San Francisco International Asian American Film Festival at PFA

3/12/10 to 3/20/10

The Center for Asian American Media brings you the best in contemporary cinema from Asia and the Asian diaspora. This year's festival includes a spotlight on Filipino director Lino Brocka.

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  • The Forbidden Door, March 13

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Past Films

  • Manila in the Claws of Neon

    • Saturday, March 20 6:00 pm

    Lino Brocka (Philippines, 1975). A young provincial comes to Manila to look for his lost love, and soon loses himself in the teeming metropolis, in Brocka's powerhouse noir. This portrait of a city caught between heaven and hell is one of the most influential Filipino films ever made. (124 mins)

  • About Elly

    • Saturday, March 20 8:30 pm

    Asghar Farhadi (Iran, 2009). A nerve-wracking, meticulously choreographed drama and a keen dissection of the Iranian middle class, About Elly follows a group of old friends and the mysterious disappearance of their guest. Winner, Best Feature, Tribeca Film Festival. (119 mins)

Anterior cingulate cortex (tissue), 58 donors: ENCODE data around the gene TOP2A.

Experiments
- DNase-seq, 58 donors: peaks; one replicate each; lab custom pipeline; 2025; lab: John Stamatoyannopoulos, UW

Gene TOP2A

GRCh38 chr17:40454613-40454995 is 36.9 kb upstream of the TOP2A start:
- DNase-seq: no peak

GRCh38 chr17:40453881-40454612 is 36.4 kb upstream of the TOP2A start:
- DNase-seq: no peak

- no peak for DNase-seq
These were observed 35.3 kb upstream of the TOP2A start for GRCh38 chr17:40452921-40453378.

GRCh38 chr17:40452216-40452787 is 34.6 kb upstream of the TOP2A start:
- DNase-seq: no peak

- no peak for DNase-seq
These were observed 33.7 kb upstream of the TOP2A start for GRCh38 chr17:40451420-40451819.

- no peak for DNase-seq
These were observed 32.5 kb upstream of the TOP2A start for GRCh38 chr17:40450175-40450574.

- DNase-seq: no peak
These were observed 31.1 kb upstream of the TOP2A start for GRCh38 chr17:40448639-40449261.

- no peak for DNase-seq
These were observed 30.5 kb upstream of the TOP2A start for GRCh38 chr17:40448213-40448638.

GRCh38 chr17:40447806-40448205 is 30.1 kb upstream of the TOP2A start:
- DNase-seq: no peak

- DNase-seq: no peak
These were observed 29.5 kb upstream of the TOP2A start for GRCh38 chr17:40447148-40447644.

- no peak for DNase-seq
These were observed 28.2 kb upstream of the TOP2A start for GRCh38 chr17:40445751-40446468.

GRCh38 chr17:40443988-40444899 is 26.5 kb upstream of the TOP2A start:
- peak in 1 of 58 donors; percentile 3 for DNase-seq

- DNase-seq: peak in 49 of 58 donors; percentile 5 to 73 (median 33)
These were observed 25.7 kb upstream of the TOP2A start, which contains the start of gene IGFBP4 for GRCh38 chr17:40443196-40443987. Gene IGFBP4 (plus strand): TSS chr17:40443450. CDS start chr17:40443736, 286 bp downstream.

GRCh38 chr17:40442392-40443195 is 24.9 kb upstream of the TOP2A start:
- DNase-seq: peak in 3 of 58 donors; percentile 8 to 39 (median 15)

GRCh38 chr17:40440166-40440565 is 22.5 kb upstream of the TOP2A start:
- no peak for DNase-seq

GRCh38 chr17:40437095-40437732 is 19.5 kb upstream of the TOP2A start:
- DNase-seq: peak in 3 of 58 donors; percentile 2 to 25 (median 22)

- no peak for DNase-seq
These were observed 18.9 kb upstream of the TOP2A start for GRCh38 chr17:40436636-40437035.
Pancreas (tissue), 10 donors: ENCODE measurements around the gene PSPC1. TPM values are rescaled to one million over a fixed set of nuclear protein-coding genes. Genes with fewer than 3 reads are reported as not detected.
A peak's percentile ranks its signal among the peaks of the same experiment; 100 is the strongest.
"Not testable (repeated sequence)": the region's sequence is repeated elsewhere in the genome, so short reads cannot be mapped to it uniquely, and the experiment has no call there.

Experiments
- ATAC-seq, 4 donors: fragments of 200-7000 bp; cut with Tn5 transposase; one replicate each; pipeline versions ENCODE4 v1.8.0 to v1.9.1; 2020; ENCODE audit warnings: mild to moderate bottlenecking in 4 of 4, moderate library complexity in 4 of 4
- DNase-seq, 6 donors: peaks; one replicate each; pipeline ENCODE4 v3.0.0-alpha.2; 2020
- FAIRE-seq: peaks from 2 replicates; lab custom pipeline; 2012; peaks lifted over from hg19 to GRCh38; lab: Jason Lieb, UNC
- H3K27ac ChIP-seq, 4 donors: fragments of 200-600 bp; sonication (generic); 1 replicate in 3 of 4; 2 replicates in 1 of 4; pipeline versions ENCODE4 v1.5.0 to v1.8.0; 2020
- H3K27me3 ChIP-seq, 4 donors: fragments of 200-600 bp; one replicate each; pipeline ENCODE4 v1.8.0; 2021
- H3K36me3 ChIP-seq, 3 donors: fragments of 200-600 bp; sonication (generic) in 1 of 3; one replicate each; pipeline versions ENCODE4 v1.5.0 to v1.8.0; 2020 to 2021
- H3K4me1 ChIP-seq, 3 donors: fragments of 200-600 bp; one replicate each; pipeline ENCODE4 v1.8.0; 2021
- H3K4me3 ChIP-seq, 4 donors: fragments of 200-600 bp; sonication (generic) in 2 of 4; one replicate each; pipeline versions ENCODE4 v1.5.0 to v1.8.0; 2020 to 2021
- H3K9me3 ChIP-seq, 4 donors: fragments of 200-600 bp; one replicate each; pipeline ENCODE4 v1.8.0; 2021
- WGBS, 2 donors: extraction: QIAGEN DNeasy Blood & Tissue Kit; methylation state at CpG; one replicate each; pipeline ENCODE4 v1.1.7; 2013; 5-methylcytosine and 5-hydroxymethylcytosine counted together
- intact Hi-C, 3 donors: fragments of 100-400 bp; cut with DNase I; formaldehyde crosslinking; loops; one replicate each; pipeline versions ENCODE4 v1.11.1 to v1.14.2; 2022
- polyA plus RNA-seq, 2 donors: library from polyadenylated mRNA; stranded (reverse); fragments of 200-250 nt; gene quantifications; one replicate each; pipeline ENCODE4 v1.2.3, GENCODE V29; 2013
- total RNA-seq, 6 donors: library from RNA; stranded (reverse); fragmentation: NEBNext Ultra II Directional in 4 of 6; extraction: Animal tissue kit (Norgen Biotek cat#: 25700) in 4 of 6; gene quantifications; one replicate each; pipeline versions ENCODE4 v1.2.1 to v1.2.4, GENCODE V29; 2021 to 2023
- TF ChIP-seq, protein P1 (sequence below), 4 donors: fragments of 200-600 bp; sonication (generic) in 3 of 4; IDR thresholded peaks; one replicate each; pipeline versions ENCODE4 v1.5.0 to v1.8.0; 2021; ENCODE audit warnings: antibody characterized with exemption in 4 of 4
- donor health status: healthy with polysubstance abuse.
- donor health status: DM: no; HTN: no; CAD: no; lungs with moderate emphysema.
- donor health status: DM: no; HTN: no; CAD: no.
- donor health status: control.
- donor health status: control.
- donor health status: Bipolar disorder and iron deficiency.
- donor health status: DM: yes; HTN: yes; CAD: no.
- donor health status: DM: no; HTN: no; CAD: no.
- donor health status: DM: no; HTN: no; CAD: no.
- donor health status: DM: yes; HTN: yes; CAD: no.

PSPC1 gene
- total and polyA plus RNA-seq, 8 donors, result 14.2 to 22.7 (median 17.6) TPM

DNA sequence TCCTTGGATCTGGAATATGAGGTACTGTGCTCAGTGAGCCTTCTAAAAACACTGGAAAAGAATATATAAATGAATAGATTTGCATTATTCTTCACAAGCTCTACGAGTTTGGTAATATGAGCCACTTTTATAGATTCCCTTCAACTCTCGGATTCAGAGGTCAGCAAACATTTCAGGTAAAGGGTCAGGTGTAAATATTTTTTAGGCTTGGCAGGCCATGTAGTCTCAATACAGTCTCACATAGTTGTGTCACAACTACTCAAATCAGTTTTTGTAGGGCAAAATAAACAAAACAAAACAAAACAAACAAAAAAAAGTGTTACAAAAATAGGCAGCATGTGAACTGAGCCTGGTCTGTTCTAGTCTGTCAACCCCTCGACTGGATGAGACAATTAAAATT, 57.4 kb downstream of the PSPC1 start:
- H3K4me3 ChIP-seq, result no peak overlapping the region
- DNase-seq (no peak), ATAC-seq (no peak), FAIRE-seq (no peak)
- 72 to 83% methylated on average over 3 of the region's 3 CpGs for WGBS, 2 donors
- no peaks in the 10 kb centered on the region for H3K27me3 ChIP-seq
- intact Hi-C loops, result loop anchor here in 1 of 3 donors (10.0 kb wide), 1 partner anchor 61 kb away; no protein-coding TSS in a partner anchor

• What We Talk About When We . . . : Shorts by Apichatpong, Tsai, Jia, and Hong

    • Friday, March 19 7:00 pm

    (2008–2009). New short films by four masters of contemporary cinema: Apichatpong and Jia (named Directors of the Decade in a TIFF/Cinematheque poll), Tsai (Goodbye Dragon Inn), and Hong (Night and Day). (102 mins)

  • City of Life and Death

    • Friday, March 19 9:10 pm

    Lu Chuan (China, 2009). Lu Chuan (Kekexili: Mountain Patrol) spent four years creating this visceral black-and-white epic on the 1937 Nanking Massacre, as experienced by both Chinese and Japanese. Called a Chinese Saving Private Ryan, it's one of the most acclaimed-and controversial-films from the mainland in years. (129 mins)

  • Bayan Ko: My Own Country

    • Thursday, March 18 9:00 pm

    Lino Brocka (Philippines, 1984). Made during the latter days of the Marcos Administration, Bayan Ko is a shocking political noir of how even depoliticized individuals are destroyed by economic circumstances. Its Cannes screening caused a furious Marcos regime to revoke Brocka's citizenship. (108 mins)

  • Hana, Dul, Sed

    • Thursday, March 18 7:00 pm